Tinariwen: the interview

The legends of the Sahara head to Fuji Rock

Tinariwen: the interview

They probably aren’t at the top of your wish list for this year’s Fuji Rock. But maybe they should be. They’ve already become the band to namecheck (Robert Plant: ‘Listening to Tinariwen is like dropping a bucket into a deep well’; Bono: ‘This kind of music is like a breath that I can feel’; Thom Yorke: ‘I copied their style’), and industry bods are touting them as one of modern music’s most influential outfits. Richly ironic, of course. It’s said that in their music you can hear scales and rhythms that may have inspired Robert Johnson’s delta blues. And their story – well, that’s as old as the desert itself.

It begins in the Sahara. Africa won its independence in the early 1960s, but for the nomadic Tuareg people of the northern desert region, it brought with it terrible hardships. Unable to reconcile themselves with the new Malian government, they found themselves persecuted and violently suppressed. It’s a memory that haunts the Tuareg still, and provides a catalyst to the Tinariwen tale.

‘When I was three or four years old, the Malian army came to take my father,’ says Ibrahim Ag Alhabib, the band’s founding member and lead singer. Amazingly, he’s explaining his earliest childhood memory. ‘They killed all our animals around the encampment, but my family didn’t want to tell me what happened to my father. It was from the other children that I learned of the tragedy. From that moment, I was angry.’

Growing up in the itinerant refugee camps, Ibrahim, like mini-rebels the world over, found respite from his anger in music. ‘I was totally isolated during my childhood,’ he recalls. ‘Only on a few occasions could I listen to the radio or watch TV, not sufficiently enough to know who was playing.’ His solace came largely from traditional Tuareg music, though he specifically remembers seeing a guitar being played in an anonymous cowboy movie (‘from that moment, I was looking for one!’). The story goes that the young Ibrahim promptly ran outside and built a guitar out of a tin can and some brake cable. Whether it’s true or not, it’s fast becoming part of his legend. What he does recall vividly is that the ability to make music helped keep the refugees buoyant. ‘Our situation was lamentable. In exile we were wandering, not knowing where to go or what we could do. Playing together gave us motivation and enthusiasm to explain the reality of our people.’

Like all good rock’n’roll stories, the boy eventually got the guitar (bought from a fellow in one of the refugee camps Ibrahim found himself in), and, by the late 1970s, he’d fallen in with a gang of similarly minded Tuareg music junkies, playing an improvised fusion of Elvis, chaabi protest songs, Dire Straits and Algerian rai at weddings and parties. ‘Our interaction was done with a lot of discretion,’ he recalls, ‘but the music... the lyrics that speak of the nomadic life of the Tamashek (Tuareg) people gave us the courage to face the reality.’

By 1980, the reality appeared to have taken a turn for the easier. Drifting east into Libya, Tinariwen (literally, ‘The Desert Boys’, as they were now known) found themselves lured by Colonel Gaddafi’s new desert training camps, set up ostensibly to give Tuareg youth hope that they may one day be able to win their freedom back through force. In truth, the Libyan leader sought only to strengthen his position as a regional power, and as the depressing truth dawned, Tinariwen’s desert blues gave voice to the Tuareg’s disillusion. ‘Our people found an identity in this modern band,’ he recalls. The music spread just as fast as the scratchy, bootleg tapes could be copied. In the early ’90s the group travelled to France to perform, and by January 2001, Tinariwen had become the founding fathers of Mali’s Festival in the Desert, still going strong 10 years later.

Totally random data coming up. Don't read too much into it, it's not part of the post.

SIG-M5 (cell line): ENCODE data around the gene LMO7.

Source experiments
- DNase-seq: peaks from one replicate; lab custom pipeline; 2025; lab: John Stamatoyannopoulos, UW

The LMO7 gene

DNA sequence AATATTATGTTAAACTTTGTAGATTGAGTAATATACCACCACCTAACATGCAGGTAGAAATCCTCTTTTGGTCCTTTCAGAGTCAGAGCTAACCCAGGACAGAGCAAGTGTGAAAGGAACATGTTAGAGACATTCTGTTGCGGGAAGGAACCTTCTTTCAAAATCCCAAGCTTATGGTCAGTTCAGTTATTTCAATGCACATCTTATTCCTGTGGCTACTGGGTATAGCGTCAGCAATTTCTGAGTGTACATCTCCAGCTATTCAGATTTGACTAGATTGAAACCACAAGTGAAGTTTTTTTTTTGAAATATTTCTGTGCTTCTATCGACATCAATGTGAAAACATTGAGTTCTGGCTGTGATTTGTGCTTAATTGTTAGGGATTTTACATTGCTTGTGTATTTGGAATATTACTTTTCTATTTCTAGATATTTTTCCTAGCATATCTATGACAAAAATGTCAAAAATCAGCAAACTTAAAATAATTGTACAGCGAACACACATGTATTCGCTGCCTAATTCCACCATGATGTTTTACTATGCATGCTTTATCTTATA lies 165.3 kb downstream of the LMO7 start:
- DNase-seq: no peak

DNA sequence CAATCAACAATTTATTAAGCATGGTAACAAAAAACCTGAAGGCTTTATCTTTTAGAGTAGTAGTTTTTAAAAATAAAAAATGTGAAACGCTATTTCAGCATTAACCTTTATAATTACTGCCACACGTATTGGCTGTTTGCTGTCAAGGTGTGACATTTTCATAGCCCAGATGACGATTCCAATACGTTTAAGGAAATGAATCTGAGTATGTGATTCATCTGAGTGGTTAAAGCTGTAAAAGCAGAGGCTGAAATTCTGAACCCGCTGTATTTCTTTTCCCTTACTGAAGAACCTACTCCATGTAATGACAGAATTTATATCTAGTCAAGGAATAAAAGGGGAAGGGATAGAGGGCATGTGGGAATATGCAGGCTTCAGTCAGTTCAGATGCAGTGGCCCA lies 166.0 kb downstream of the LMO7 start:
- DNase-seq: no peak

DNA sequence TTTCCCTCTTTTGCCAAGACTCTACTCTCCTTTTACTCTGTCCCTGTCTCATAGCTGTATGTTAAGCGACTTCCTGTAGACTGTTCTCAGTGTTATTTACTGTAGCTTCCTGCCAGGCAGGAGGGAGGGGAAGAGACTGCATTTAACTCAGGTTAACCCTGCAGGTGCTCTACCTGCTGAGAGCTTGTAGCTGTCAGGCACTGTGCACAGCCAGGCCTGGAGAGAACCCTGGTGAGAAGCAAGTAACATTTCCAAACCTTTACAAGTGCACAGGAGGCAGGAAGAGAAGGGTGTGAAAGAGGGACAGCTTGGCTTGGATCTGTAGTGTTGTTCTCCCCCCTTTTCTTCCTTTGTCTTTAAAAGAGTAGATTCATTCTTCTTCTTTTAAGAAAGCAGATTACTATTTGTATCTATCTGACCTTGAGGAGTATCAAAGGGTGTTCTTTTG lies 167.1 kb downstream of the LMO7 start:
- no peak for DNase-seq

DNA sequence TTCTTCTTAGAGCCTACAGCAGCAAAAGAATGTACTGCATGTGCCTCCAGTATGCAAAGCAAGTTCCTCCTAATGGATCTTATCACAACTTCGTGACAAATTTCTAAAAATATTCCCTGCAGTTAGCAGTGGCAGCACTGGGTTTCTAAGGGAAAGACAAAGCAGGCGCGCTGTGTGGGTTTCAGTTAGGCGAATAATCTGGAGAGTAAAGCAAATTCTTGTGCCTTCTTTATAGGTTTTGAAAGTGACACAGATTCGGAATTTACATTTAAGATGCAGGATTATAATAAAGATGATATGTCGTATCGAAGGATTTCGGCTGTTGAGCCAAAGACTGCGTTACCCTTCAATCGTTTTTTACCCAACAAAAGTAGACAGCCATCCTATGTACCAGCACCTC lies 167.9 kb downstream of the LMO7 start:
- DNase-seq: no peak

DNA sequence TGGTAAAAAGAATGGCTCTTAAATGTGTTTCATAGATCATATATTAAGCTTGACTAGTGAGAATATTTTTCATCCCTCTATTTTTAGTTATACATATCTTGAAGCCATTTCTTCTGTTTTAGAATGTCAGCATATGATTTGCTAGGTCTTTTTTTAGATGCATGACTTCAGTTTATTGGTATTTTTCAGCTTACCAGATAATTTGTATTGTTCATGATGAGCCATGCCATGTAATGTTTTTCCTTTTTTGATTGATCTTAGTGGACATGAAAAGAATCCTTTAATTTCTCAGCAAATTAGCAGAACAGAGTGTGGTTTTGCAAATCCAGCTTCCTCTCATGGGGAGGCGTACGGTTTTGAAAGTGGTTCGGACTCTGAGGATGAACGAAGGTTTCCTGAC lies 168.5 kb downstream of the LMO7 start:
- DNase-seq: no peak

Meanwhile, their reputation continues to grow across the Western world, thanks in part to organisations like Womad. We wonder how Tinariwen’s success has helped young Tuareg musicians back in their own country. ‘The world is beginning to be curious about our style,’ says Ibrahim, ‘so the doors are open for the young generation to develop.’ He’s keen to show, too, that their intent is always to give something back: ‘The shows we do in the desert, and the rehearsals for our album – these are good moments that help to give jobs around each activity.’

Before we depart, we’re keen to tackle that blues question. No less an authority than Carlos Santana has said that by performing Tuareg traditional folk music, Tinariwen represents the sound that gave birth to the genre (‘Muddy Waters, BB King, Little Walter... this is where it all comes from... [Tinariwen] are the originators’). It’s quite a mantle to bear, so how does Ibrahim feel about carrying it? ‘The origins are different,’ he muses, ‘but the notes and the blue colours are the same.’

‘We are singing about life,’ he concludes; ‘the great game of poesy. We are speaking of the truth from and at our eyes... the mode of nomadic life from the Tamashek people we love.’ Unless we’re much mistaken, it sounds like them ol’ walkin’ blues again.

Tinariwen play on Fuji Rock Festival's Field of Heaven stage on July 31. Their new album, Tassili, is due to be released in early September

By Jon Wilks
Please note: All information is correct at the time of writing but is subject to change without notice.


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